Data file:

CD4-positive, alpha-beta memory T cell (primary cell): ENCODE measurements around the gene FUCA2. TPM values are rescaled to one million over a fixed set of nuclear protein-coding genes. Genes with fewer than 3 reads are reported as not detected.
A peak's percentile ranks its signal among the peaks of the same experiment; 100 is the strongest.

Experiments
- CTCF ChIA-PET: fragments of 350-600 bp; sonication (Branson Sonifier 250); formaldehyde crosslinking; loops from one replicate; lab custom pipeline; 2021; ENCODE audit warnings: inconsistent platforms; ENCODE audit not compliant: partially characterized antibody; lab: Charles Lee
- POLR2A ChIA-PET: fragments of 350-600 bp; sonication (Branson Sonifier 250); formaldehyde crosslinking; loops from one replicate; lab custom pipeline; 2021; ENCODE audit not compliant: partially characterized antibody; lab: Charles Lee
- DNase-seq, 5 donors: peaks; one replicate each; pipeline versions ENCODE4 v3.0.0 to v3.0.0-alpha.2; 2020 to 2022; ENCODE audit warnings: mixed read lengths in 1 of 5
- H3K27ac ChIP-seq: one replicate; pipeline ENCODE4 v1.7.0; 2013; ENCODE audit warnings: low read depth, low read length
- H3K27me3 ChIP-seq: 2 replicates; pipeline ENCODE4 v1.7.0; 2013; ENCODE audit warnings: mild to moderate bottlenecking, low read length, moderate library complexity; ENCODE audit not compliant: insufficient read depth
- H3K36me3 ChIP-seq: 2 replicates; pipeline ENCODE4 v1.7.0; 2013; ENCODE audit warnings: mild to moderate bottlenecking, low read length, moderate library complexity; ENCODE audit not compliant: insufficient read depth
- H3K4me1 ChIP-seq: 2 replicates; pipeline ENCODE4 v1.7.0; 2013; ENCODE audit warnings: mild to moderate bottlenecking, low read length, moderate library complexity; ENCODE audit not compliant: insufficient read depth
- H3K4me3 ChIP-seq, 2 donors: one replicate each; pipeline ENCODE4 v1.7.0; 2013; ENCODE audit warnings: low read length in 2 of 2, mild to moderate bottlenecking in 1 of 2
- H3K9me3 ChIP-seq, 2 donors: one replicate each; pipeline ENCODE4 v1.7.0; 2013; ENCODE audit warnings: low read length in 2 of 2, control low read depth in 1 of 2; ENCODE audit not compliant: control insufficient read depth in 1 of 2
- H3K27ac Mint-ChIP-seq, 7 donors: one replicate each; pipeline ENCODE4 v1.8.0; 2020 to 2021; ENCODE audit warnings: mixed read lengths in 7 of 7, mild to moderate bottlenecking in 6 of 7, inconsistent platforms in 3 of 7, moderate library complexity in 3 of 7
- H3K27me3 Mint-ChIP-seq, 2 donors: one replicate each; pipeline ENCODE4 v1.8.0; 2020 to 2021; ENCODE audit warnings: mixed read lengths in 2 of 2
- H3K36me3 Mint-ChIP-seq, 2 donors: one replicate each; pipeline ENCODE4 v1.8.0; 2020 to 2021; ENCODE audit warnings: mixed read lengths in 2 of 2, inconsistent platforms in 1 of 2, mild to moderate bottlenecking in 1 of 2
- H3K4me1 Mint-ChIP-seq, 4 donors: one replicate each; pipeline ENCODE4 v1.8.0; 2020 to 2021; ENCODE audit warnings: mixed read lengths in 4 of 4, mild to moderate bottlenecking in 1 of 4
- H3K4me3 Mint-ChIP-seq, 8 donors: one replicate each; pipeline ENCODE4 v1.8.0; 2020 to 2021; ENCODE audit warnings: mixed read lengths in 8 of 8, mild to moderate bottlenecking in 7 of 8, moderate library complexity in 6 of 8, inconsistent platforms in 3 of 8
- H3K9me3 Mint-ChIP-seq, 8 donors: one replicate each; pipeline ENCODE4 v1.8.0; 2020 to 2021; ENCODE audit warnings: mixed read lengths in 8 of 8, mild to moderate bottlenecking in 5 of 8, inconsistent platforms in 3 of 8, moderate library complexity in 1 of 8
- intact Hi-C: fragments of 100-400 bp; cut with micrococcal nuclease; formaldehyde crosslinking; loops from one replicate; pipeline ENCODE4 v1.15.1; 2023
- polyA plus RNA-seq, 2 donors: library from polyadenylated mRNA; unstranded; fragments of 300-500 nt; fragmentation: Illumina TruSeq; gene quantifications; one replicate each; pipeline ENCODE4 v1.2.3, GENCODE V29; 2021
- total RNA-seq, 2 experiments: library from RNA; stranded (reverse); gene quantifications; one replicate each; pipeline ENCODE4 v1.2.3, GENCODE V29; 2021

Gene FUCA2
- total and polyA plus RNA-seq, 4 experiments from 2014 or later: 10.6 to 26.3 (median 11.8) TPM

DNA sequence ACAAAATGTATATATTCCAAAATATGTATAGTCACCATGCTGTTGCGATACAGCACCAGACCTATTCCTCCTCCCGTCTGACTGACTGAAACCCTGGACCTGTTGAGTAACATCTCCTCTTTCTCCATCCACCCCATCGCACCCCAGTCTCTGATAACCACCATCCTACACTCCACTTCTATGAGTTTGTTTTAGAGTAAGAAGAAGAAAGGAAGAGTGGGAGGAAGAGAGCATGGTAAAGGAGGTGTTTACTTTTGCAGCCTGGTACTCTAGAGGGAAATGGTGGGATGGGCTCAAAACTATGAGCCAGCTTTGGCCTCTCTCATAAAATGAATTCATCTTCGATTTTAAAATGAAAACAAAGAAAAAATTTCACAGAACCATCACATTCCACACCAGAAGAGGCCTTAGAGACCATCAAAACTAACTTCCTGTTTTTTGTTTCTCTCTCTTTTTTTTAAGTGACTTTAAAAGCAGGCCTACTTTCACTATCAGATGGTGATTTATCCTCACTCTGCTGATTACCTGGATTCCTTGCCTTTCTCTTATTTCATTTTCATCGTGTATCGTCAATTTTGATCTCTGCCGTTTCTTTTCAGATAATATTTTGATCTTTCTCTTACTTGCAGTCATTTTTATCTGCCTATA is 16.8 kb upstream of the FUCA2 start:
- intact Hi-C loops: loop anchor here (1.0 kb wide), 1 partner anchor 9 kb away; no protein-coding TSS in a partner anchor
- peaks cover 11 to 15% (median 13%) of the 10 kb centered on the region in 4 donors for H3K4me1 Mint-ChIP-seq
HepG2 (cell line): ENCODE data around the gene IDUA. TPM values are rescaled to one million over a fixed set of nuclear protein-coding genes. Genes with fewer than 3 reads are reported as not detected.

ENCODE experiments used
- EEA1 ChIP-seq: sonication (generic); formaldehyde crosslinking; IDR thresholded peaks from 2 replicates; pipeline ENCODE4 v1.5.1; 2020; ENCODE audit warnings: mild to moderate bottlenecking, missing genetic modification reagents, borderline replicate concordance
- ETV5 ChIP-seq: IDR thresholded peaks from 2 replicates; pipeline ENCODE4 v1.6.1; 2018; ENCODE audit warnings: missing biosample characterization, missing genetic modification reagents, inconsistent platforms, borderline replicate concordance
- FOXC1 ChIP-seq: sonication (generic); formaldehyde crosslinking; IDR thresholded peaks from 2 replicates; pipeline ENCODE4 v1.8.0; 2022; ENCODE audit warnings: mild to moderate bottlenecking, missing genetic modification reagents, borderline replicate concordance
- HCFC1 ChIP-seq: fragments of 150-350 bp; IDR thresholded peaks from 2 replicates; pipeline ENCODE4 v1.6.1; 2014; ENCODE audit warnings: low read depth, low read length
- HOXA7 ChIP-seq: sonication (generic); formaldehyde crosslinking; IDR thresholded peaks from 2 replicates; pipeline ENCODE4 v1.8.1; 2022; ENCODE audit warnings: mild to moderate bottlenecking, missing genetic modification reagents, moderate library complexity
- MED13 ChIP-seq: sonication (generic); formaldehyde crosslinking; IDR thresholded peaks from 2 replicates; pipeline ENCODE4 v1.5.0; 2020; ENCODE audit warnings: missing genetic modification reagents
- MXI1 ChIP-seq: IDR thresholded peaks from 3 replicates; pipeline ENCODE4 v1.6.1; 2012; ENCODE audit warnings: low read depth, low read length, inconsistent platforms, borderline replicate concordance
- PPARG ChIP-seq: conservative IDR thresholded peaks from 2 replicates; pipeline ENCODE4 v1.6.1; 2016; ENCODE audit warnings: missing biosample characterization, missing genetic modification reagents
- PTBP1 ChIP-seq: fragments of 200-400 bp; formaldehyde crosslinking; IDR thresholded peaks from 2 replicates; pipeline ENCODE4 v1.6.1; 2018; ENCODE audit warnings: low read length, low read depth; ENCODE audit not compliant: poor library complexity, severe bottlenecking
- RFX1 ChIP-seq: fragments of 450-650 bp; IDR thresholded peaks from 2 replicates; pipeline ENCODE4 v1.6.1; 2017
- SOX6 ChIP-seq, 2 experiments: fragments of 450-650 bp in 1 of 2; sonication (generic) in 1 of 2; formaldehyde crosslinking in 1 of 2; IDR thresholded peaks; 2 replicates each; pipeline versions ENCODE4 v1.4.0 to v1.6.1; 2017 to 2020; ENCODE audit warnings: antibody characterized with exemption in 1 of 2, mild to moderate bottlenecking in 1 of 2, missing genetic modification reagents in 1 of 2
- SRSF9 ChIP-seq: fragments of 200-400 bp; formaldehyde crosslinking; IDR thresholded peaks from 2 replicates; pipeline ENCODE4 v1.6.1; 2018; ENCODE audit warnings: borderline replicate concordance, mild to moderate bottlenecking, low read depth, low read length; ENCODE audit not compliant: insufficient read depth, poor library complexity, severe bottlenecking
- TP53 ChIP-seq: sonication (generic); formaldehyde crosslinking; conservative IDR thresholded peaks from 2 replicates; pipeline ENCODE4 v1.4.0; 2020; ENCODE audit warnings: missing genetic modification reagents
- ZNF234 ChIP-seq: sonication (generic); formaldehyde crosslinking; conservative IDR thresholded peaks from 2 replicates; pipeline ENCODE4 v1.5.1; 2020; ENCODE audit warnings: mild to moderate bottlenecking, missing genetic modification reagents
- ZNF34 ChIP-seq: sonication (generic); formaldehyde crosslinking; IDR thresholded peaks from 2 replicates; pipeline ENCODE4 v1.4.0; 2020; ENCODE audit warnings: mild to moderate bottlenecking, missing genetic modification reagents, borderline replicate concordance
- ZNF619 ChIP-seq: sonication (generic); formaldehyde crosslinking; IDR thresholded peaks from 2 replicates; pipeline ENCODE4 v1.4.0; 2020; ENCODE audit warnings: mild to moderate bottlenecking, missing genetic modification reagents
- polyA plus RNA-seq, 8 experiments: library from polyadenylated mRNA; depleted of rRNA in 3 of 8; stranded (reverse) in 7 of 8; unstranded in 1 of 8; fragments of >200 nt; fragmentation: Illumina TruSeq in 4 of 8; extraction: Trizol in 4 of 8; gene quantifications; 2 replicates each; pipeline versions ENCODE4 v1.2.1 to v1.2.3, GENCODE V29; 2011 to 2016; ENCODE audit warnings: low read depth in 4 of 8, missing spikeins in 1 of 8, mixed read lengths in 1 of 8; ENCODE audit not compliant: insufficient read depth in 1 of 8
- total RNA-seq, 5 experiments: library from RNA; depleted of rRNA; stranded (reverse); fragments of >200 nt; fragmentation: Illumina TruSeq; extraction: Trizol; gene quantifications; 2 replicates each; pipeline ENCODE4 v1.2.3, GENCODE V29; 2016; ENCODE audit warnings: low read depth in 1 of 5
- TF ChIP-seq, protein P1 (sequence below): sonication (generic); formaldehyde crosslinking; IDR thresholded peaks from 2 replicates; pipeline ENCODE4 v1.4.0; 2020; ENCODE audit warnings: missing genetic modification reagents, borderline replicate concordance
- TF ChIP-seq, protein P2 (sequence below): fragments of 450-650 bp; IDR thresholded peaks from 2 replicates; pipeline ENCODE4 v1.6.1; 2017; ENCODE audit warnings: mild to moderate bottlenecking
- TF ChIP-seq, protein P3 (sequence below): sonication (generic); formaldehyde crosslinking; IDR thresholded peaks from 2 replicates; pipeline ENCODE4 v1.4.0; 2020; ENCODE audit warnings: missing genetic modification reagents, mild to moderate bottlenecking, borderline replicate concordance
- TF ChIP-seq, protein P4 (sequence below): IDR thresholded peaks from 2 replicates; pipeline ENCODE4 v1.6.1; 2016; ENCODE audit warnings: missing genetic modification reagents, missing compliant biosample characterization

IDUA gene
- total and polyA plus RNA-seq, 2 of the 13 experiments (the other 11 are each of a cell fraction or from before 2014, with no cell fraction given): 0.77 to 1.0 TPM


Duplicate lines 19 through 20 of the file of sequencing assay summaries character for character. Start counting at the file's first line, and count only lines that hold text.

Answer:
- intact Hi-C: fragments of 100-400 bp; cut with micrococcal nuclease; formaldehyde crosslinking; loops from one replicate; pipeline ENCODE4 v1.15.1; 2023
- polyA plus RNA-seq, 2 donors: library from polyadenylated mRNA; unstranded; fragments of 300-500 nt; fragmentation: Illumina TruSeq; gene quantifications; one replicate each; pipeline ENCODE4 v1.2.3, GENCODE V29; 2021